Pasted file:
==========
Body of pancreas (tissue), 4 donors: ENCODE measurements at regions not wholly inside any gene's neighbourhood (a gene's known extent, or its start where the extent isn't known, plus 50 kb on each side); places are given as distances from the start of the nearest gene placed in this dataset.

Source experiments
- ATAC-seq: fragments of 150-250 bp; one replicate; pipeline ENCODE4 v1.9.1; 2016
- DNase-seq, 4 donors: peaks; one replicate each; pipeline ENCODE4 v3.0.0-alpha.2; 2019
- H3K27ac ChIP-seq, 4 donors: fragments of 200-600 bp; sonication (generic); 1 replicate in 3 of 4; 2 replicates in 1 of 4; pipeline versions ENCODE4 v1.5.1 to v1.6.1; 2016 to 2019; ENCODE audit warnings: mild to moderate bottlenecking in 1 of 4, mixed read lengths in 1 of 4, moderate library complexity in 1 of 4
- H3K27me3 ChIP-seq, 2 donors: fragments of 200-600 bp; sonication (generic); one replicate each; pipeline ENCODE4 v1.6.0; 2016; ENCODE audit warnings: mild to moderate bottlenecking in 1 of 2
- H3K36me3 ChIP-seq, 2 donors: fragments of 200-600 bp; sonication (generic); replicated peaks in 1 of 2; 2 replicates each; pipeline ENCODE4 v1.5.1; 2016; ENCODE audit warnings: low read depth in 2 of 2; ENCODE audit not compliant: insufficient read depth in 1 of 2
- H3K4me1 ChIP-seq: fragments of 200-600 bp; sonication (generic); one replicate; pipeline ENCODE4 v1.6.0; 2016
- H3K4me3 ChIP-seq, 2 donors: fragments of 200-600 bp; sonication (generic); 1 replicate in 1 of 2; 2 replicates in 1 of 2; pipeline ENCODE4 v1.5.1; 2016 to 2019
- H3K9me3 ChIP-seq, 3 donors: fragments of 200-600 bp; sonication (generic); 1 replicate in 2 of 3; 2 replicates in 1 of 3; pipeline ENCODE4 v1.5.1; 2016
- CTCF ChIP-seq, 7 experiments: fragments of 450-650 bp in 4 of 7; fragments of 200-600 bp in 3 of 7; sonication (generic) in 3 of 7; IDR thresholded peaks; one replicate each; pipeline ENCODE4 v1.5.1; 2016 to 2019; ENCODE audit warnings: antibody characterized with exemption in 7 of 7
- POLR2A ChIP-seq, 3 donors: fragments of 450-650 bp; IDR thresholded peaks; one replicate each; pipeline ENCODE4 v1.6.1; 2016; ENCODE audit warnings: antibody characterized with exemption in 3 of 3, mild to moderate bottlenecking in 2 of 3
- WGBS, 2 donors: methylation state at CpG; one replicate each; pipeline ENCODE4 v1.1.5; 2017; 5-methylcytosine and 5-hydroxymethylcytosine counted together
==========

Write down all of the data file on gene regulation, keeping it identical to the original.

Body of pancreas (tissue), 4 donors: ENCODE measurements at regions not wholly inside any gene's neighbourhood (a gene's known extent, or its start where the extent isn't known, plus 50 kb on each side); places are given as distances from the start of the nearest gene placed in this dataset.

Source experiments
- ATAC-seq: fragments of 150-250 bp; one replicate; pipeline ENCODE4 v1.9.1; 2016
- DNase-seq, 4 donors: peaks; one replicate each; pipeline ENCODE4 v3.0.0-alpha.2; 2019
- H3K27ac ChIP-seq, 4 donors: fragments of 200-600 bp; sonication (generic); 1 replicate in 3 of 4; 2 replicates in 1 of 4; pipeline versions ENCODE4 v1.5.1 to v1.6.1; 2016 to 2019; ENCODE audit warnings: mild to moderate bottlenecking in 1 of 4, mixed read lengths in 1 of 4, moderate library complexity in 1 of 4
- H3K27me3 ChIP-seq, 2 donors: fragments of 200-600 bp; sonication (generic); one replicate each; pipeline ENCODE4 v1.6.0; 2016; ENCODE audit warnings: mild to moderate bottlenecking in 1 of 2
- H3K36me3 ChIP-seq, 2 donors: fragments of 200-600 bp; sonication (generic); replicated peaks in 1 of 2; 2 replicates each; pipeline ENCODE4 v1.5.1; 2016; ENCODE audit warnings: low read depth in 2 of 2; ENCODE audit not compliant: insufficient read depth in 1 of 2
- H3K4me1 ChIP-seq: fragments of 200-600 bp; sonication (generic); one replicate; pipeline ENCODE4 v1.6.0; 2016
- H3K4me3 ChIP-seq, 2 donors: fragments of 200-600 bp; sonication (generic); 1 replicate in 1 of 2; 2 replicates in 1 of 2; pipeline ENCODE4 v1.5.1; 2016 to 2019
- H3K9me3 ChIP-seq, 3 donors: fragments of 200-600 bp; sonication (generic); 1 replicate in 2 of 3; 2 replicates in 1 of 3; pipeline ENCODE4 v1.5.1; 2016
- CTCF ChIP-seq, 7 experiments: fragments of 450-650 bp in 4 of 7; fragments of 200-600 bp in 3 of 7; sonication (generic) in 3 of 7; IDR thresholded peaks; one replicate each; pipeline ENCODE4 v1.5.1; 2016 to 2019; ENCODE audit warnings: antibody characterized with exemption in 7 of 7
- POLR2A ChIP-seq, 3 donors: fragments of 450-650 bp; IDR thresholded peaks; one replicate each; pipeline ENCODE4 v1.6.1; 2016; ENCODE audit warnings: antibody characterized with exemption in 3 of 3, mild to moderate bottlenecking in 2 of 3
- WGBS, 2 donors: methylation state at CpG; one replicate each; pipeline ENCODE4 v1.1.5; 2017; 5-methylcytosine and 5-hydroxymethylcytosine counted together